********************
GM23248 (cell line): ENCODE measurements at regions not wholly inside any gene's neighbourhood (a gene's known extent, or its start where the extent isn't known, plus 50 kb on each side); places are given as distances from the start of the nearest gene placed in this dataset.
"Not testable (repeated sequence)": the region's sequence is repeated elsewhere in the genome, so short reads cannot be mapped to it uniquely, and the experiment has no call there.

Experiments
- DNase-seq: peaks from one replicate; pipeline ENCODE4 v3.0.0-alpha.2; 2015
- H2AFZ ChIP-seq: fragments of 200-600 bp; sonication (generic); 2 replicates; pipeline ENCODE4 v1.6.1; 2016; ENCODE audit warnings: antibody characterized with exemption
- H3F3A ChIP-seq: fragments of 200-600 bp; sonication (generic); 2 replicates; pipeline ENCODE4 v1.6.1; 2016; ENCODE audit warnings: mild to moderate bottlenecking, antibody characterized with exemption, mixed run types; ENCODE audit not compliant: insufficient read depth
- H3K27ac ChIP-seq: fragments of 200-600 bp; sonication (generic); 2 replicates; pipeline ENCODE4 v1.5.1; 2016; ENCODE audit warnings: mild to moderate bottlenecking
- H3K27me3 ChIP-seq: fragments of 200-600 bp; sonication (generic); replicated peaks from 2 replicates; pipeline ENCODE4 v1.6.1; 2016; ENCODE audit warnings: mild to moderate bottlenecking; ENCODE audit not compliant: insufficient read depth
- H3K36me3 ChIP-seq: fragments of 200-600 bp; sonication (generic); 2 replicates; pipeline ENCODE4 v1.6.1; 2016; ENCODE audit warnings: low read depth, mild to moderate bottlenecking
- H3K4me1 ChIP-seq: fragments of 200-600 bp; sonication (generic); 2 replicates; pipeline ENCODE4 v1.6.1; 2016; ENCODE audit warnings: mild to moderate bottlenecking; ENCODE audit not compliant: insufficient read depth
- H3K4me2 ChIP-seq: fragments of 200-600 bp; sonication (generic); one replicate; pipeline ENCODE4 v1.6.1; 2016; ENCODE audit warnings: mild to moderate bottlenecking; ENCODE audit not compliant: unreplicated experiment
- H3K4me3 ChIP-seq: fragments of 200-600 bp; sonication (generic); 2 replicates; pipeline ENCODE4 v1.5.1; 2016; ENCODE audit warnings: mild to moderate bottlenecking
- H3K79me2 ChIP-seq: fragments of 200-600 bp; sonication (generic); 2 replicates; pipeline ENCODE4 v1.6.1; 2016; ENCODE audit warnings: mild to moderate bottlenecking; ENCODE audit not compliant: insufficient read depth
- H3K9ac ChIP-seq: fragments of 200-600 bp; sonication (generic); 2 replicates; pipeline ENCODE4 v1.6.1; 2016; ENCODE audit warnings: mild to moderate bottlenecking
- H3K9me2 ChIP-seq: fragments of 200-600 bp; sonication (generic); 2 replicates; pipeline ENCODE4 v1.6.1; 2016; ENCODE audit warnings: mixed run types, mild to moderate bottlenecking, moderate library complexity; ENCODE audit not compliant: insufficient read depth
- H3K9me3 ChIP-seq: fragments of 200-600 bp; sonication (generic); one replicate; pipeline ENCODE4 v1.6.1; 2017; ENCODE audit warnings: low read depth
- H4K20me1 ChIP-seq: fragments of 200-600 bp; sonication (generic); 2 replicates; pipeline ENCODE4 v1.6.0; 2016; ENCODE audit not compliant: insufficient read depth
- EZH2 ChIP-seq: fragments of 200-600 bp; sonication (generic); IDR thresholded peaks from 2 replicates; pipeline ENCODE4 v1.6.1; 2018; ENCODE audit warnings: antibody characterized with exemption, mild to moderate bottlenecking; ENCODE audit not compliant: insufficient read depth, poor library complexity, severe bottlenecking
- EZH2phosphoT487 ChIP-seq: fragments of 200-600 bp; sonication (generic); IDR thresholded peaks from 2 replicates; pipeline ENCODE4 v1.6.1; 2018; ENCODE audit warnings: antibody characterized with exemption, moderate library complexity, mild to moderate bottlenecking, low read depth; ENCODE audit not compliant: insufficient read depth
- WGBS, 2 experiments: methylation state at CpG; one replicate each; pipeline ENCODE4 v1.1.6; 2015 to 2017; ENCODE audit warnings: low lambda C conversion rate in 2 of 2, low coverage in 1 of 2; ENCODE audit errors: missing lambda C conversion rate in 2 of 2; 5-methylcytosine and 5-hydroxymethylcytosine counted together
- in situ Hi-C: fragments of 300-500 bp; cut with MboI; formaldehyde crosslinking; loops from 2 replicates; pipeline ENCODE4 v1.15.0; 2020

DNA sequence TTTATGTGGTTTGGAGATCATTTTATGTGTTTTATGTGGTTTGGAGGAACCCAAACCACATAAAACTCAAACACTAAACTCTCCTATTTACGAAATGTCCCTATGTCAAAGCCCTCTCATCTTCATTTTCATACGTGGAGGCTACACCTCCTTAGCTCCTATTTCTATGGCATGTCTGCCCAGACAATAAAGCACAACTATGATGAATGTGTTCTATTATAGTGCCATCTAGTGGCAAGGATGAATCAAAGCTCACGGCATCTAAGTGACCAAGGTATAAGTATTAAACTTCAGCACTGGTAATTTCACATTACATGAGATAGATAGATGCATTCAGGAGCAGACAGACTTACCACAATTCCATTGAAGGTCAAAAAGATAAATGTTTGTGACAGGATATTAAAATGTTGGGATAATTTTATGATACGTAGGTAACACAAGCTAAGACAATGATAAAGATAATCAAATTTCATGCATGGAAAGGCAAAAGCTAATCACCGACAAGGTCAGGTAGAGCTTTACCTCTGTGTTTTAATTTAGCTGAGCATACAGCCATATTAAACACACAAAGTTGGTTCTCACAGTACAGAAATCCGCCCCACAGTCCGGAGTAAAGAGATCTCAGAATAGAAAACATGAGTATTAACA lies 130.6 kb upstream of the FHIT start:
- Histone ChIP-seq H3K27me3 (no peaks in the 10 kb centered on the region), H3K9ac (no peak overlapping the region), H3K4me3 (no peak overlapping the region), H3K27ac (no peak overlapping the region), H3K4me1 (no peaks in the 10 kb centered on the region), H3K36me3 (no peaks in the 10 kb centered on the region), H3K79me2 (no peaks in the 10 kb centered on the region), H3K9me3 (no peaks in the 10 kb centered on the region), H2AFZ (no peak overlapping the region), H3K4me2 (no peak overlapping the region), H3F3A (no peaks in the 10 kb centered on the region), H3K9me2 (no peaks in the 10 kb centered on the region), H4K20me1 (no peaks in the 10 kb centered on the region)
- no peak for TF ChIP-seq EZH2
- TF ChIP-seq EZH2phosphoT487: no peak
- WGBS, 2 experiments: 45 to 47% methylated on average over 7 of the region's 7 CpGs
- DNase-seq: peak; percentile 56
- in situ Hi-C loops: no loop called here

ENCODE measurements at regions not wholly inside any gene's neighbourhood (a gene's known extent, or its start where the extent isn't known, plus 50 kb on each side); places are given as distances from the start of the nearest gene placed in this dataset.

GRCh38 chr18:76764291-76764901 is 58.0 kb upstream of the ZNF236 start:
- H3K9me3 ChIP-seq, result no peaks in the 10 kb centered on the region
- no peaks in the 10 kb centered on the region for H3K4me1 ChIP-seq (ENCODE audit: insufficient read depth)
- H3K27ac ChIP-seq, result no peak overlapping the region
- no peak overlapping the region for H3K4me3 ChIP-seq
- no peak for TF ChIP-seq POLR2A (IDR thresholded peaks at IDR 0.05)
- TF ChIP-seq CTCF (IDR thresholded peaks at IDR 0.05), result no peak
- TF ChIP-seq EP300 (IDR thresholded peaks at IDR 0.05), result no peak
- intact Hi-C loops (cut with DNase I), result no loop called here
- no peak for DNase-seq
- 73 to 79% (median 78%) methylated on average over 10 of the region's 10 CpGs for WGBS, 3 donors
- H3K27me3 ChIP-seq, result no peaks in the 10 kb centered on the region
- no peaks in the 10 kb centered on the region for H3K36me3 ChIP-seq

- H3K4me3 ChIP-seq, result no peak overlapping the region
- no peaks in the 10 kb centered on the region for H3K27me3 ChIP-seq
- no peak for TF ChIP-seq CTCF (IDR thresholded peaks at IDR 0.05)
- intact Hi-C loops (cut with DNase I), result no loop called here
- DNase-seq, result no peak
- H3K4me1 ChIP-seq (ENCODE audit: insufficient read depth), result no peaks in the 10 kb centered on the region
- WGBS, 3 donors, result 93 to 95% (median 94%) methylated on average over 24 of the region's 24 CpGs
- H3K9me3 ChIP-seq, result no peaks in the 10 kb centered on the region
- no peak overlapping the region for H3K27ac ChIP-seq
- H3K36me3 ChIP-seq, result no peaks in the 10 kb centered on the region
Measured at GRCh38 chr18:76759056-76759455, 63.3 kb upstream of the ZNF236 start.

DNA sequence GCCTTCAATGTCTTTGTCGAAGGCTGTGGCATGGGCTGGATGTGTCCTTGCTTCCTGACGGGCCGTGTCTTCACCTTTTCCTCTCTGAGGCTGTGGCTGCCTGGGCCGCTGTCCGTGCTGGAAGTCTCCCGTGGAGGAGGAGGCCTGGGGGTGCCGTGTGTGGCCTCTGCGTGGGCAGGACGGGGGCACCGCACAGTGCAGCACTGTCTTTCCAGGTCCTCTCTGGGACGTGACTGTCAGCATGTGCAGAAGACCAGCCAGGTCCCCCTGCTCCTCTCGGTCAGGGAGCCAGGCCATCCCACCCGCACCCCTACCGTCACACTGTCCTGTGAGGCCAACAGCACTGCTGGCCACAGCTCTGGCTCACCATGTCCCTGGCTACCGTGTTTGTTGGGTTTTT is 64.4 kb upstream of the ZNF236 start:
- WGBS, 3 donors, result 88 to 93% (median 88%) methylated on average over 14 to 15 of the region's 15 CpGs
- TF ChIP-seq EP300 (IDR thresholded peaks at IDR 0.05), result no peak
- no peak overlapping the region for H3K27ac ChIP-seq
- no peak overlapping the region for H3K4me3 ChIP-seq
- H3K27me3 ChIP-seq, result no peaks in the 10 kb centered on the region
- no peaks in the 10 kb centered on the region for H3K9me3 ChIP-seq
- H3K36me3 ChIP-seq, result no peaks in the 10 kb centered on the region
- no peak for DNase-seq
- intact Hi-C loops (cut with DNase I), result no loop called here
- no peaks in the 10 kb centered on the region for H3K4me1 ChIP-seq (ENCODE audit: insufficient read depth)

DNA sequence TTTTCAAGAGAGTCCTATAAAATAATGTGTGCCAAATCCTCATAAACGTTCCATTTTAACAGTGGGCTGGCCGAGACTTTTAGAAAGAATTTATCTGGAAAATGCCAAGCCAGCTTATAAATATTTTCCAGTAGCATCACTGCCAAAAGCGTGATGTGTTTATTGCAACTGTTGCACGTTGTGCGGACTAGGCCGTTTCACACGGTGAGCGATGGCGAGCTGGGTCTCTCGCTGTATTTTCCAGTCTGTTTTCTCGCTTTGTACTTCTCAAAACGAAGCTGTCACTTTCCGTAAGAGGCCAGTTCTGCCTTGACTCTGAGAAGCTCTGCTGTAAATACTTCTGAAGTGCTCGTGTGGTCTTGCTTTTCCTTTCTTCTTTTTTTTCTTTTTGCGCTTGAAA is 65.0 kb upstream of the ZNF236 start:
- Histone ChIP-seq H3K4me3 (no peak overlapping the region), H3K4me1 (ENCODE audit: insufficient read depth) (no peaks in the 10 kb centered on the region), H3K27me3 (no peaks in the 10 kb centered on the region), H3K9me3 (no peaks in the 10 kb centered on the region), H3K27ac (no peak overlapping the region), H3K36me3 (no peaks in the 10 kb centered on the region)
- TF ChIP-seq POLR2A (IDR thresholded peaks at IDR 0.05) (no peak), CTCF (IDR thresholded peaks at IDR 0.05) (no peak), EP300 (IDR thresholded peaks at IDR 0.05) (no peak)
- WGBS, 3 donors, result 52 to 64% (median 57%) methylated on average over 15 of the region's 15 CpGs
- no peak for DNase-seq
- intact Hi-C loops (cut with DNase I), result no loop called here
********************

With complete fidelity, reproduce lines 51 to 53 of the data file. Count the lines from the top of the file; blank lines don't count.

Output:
- no peak overlapping the region for H3K27ac ChIP-seq
- H3K36me3 ChIP-seq, result no peaks in the 10 kb centered on the region
Measured at GRCh38 chr18:76759056-76759455, 63.3 kb upstream of the ZNF236 start.